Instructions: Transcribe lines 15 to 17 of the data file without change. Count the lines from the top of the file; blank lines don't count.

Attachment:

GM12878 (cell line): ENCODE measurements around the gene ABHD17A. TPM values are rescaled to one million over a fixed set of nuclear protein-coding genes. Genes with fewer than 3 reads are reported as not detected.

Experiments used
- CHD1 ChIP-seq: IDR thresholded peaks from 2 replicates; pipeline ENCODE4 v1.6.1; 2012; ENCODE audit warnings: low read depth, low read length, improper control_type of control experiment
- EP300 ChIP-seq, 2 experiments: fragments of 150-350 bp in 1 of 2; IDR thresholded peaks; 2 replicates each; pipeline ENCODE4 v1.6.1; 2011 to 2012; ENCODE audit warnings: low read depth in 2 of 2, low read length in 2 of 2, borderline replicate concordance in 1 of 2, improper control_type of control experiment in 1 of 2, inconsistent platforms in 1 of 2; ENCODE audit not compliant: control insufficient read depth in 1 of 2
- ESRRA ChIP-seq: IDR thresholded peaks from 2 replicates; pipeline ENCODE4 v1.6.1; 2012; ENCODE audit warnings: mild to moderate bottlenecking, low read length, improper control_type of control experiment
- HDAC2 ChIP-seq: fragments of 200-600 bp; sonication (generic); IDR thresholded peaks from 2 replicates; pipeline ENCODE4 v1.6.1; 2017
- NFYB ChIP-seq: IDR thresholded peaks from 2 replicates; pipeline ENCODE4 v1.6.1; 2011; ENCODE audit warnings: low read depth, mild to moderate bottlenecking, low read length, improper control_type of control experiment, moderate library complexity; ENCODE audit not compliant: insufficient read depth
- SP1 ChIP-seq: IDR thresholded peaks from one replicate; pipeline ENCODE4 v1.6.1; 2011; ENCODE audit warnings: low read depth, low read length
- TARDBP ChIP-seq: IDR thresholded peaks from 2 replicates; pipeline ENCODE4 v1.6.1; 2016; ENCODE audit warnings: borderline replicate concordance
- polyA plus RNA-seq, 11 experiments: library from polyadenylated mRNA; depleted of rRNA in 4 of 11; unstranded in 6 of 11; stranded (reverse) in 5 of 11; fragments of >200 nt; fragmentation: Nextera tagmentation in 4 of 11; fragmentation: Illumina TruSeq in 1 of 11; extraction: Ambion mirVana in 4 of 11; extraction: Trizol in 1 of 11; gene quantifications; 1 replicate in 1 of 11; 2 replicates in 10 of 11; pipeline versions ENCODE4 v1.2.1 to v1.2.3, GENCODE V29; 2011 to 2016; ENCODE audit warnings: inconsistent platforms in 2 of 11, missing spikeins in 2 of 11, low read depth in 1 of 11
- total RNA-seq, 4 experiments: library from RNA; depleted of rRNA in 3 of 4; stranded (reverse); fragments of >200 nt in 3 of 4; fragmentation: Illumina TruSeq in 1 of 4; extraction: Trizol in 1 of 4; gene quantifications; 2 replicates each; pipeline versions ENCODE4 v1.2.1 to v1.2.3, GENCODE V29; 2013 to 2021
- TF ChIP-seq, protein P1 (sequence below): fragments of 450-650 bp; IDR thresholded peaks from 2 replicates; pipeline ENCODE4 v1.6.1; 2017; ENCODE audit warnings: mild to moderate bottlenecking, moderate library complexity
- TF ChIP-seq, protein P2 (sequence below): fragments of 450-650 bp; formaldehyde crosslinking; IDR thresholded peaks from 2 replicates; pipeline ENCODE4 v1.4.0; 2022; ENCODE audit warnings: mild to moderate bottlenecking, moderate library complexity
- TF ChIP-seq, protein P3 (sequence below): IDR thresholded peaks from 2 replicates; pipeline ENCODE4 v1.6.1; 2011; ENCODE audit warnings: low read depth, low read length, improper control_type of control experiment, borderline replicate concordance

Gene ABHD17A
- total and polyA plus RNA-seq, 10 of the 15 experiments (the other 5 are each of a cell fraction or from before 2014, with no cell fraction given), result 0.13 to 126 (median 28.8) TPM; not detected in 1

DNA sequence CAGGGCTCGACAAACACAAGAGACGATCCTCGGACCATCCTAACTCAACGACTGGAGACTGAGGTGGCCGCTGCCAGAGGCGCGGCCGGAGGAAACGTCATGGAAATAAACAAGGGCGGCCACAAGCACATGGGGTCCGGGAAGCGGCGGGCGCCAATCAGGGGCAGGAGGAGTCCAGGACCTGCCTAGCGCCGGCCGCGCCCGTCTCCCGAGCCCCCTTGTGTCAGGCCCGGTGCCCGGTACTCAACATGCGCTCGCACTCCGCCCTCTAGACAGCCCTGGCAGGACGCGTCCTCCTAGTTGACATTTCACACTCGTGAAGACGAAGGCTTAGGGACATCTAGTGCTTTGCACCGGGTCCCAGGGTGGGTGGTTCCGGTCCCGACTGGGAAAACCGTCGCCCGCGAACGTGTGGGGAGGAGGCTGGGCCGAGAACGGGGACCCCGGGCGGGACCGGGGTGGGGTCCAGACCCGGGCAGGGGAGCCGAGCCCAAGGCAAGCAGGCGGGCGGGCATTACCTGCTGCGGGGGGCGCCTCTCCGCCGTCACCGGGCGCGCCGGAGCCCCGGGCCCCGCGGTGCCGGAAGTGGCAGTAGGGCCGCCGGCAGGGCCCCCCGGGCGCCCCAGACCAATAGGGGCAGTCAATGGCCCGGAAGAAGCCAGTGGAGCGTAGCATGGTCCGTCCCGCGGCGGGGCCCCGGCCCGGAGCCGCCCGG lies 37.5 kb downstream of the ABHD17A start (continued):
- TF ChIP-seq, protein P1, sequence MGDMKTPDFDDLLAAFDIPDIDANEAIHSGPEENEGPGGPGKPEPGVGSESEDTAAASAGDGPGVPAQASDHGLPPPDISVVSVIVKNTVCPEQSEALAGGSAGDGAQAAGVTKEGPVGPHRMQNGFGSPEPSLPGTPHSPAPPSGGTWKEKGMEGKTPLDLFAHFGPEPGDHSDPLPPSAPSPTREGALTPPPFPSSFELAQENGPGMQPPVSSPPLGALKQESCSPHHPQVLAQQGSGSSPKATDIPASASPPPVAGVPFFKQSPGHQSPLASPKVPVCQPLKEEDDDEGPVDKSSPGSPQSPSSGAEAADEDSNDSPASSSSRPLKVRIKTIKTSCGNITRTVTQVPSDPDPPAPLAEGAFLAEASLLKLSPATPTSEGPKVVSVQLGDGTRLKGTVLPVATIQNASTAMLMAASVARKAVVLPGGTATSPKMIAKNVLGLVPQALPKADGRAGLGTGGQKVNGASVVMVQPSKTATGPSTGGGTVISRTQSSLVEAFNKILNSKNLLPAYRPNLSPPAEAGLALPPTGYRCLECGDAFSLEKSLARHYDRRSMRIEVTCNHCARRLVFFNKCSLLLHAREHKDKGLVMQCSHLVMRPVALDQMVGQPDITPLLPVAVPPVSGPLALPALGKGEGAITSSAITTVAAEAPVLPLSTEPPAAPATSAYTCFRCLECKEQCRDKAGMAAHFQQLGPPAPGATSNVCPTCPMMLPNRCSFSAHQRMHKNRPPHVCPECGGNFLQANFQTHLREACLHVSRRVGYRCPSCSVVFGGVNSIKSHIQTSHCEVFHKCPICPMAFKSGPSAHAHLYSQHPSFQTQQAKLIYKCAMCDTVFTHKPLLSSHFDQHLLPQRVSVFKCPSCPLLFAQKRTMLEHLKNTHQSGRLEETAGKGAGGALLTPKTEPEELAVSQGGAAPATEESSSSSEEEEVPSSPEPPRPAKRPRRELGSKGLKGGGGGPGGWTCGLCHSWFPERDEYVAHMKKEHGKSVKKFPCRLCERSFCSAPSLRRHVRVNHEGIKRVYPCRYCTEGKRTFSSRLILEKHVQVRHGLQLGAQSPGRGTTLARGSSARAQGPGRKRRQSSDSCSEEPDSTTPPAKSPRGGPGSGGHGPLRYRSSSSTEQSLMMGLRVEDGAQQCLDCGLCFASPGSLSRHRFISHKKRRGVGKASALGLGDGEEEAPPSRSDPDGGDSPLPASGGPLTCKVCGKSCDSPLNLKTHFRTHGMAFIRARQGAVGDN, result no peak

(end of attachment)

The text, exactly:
Gene ABHD17A
- total and polyA plus RNA-seq, 10 of the 15 experiments (the other 5 are each of a cell fraction or from before 2014, with no cell fraction given), result 0.13 to 126 (median 28.8) TPM; not detected in 1

DNA sequence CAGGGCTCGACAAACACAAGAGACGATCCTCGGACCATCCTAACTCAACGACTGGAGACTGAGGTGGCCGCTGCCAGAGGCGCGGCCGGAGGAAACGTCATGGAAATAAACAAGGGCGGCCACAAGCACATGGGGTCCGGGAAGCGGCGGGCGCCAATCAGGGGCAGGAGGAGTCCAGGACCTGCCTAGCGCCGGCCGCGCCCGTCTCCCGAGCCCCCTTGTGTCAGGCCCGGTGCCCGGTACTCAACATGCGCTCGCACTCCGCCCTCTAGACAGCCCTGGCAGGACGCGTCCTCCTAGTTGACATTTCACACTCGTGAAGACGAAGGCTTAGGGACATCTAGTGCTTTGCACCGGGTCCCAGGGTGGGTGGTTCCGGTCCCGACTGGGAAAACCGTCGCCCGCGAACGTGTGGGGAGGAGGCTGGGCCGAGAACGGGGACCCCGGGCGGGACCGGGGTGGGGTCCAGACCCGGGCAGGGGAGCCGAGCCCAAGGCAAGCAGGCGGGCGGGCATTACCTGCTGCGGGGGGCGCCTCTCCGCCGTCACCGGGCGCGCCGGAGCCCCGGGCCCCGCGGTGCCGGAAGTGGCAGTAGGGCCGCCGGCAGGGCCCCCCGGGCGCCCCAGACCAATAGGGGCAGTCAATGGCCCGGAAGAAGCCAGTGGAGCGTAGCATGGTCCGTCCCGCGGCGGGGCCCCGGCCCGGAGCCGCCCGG lies 37.5 kb downstream of the ABHD17A start (continued):